The term ‘calibrating map’ is herein used to designate a collection of NMR spectra data obtained in oil with known amount/type of aluminum and/or catalytic fines. The calibration map may be in form of raw data, in form of drawings, in form of graphs, in form of formulas or any combinations thereof.
  • [0140]
    Generally it is well known in the art to calibrate the NMR measurements of an 27AL NMR measurement to obtain a determination of the amount of aluminum isotope in the tested oil part.
  • [0141]
    The calibration map may be in the form of a plurality of distinctive determinations, NMR spectra for samples with known amount or type of aluminum.
  • [0142]
    In an embodiment the calibration map is in the form of a pre-processed data set, where the NMR spectra obtained for an oil under analysis can be processed by the computer to provide a clear level of the aluminum in the oil.
  • [0143]
    The determination of alumina can be correlated to find a quantitative and/or qualitative amount/type of catalytic fines. This can be provided by an additional data map. For example it has surprisingly been found that the molar amount of aluminum in a simple way can be correlated to the molar amount of silicon (Si) in the oil, and based on this the amount of catalytic fines can be determined.
  • [0144]
    In an embodiment, the oil used for generating the calibrating map is of a similar type as the oil to be tested. In an embodiment the calibration map also comprises a plurality of values for determination made on oil with water.
  • [0145]
    In an embodiment the method comprises performing a quantitative and/or qualitative catalytic fine determination directly from the NMR spectra obtained. The quantitative and/or qualitative catalytic fine determination is preferably performed by providing a calibration map of known catalytic fine compound(s) and optionally of amounts thereof in oil.
  • [0146]
    In an embodiment the method comprises preparing calibration data, the calibration data is preferably stored on a digital memory, the method comprises feeding the NMR spectrum(s) or data obtained from the NMR spectra to a computer in digital communication with the digital memory and providing the computer to compare and analyze the data to perform at least one quantitative and/or qualitative aluminum determination.
  • [0147]
    The calibration map may be built up during use, for example additional data obtained by measurement on the oil is fed to the computer and used in the calibration of the data and thereby the determination of catalytic fines.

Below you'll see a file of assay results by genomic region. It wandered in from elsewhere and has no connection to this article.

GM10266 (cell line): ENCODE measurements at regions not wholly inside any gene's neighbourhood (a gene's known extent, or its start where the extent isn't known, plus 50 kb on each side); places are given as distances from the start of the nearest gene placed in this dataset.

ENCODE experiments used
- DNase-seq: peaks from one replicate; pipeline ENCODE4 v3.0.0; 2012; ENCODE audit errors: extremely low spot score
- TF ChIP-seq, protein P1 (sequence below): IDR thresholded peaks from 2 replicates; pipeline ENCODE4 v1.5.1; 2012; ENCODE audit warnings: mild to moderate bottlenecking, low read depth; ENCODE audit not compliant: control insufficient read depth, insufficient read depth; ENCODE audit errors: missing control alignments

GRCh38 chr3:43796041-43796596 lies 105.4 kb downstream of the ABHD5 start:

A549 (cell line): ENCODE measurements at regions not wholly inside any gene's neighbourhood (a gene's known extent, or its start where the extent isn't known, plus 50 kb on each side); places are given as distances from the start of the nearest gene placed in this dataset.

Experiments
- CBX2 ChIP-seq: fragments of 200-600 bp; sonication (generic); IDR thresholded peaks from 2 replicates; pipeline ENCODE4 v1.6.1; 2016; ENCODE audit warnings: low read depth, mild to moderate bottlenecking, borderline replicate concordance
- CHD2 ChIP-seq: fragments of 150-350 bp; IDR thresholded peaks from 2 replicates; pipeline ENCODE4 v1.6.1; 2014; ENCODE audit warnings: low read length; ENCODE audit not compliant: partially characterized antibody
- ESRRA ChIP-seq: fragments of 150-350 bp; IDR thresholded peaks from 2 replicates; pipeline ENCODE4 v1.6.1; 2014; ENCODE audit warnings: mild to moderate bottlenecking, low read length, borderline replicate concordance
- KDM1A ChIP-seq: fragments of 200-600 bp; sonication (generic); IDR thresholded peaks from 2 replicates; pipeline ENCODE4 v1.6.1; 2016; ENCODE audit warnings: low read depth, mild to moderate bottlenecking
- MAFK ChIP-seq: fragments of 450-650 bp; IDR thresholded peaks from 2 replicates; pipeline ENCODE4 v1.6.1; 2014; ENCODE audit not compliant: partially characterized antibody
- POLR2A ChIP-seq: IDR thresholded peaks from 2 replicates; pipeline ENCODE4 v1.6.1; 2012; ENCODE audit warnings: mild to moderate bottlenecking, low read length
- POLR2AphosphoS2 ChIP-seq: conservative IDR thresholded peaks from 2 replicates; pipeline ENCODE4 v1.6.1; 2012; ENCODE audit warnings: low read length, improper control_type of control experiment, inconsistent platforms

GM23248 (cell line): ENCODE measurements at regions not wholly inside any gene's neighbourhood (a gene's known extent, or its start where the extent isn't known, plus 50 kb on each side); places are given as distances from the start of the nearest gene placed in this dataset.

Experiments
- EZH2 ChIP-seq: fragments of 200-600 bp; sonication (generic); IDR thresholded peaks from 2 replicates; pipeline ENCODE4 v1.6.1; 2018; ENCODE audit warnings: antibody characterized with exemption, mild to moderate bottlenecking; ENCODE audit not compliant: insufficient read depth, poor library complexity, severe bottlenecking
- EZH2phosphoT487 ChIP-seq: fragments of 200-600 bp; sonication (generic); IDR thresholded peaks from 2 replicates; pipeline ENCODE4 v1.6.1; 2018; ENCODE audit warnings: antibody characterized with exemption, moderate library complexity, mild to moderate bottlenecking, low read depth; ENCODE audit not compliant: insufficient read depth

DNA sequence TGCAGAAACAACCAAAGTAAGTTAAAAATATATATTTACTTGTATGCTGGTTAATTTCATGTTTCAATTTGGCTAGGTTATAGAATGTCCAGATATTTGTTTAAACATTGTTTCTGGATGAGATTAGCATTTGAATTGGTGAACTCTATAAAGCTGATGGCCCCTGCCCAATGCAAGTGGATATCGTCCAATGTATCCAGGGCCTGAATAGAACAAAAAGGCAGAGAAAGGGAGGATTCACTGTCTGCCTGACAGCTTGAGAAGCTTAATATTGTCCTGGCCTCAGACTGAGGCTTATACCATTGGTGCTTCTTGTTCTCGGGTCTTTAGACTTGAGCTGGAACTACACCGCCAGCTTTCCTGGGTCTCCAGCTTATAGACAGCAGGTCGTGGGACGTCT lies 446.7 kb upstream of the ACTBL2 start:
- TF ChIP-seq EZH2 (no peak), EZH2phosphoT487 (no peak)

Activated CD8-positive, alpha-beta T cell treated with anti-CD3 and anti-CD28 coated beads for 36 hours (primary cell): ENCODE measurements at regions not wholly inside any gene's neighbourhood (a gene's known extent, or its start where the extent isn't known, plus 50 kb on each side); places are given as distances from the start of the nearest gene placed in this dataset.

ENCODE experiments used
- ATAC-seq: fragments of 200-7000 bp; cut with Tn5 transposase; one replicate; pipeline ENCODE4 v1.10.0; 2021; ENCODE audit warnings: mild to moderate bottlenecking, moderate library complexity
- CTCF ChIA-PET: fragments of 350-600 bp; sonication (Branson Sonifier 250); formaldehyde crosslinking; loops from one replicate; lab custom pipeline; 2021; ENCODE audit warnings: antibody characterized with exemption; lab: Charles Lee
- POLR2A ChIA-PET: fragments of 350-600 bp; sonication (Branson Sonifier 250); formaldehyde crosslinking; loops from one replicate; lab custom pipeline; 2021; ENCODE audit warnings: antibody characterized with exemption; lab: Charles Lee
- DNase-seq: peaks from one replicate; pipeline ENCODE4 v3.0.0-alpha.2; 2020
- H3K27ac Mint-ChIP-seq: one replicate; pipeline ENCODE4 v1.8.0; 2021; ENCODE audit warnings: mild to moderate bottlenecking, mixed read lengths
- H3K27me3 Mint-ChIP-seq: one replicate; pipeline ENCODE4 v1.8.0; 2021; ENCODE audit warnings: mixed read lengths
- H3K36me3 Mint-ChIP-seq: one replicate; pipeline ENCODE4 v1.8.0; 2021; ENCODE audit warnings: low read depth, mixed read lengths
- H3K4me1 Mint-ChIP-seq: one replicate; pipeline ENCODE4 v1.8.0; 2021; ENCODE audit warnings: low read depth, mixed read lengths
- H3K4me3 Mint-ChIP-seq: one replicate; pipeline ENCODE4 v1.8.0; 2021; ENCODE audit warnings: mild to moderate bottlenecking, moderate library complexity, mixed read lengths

• [0148]
    The computer may for example be programmed to compute the data obtained using artificial intelligence or the calibration map may be applied to teach a neural network. In particular for qualitative determination it is in an embodiment desired that the computer is programmed to use artificial intelligence to recognize the pattern of a specific type of catalytic fines.
  • [0149]
    In an embodiment the method comprises performing at least one NMR measurement on a plurality of oil parts, preferably the method comprises performing a plurality of NMR measurements and optionally other measurements, such as hydrogen measurement for qualitative/quantity measurements on a plurality of oil parts.
  • [0150]
    In order to improve the determination in the oil, other compounds can additionally and preferably simultaneously be determined in the oil.
  • [0151]
    In an embodiment the method further comprises performing a sodium determination of measurement on the oil part using NMR, preferably by determining 23Na isotope by performing at least one NMR measurement on the oil part, obtaining at least one NMR spectrum from the NMR measurement(s) and performing at least one quantitative and/or qualitative sodium determination. The NMR measurement preferably comprises obtaining at least one spin-lattice-T1 value and at least one spin-spin-T2 value of an exited sodium isotope.
  • [0152]
    Sodium determination using NMR can be performed in a similar manner as the method described above but by using other frequencies and optionally the strength of the magnetic field may also be adjusted. The skilled person will know how to perform such determinations. In an embodiment the determination of sodium is performed using the same hardware (magnet, pulse emitter, receiver and similar) as used in the aluminum determination. Thereby the equipment and the set up can be economical feasible.
  • [0153]
    In an embodiment the method further comprises performing a vanadium determination of measurement on the oil part using NMR, preferably by determining 51V isotope by performing at least one NMR measurement on the oil part, obtaining at least one NMR spectrum from the NMR measurement(s) and performing at least one quantitative and/or qualitative sodium determination. The NMR measurement preferably comprises obtaining at least one spin-lattice-T1 value and at least one spin-spin-T2 value of an exited vanadium isotope.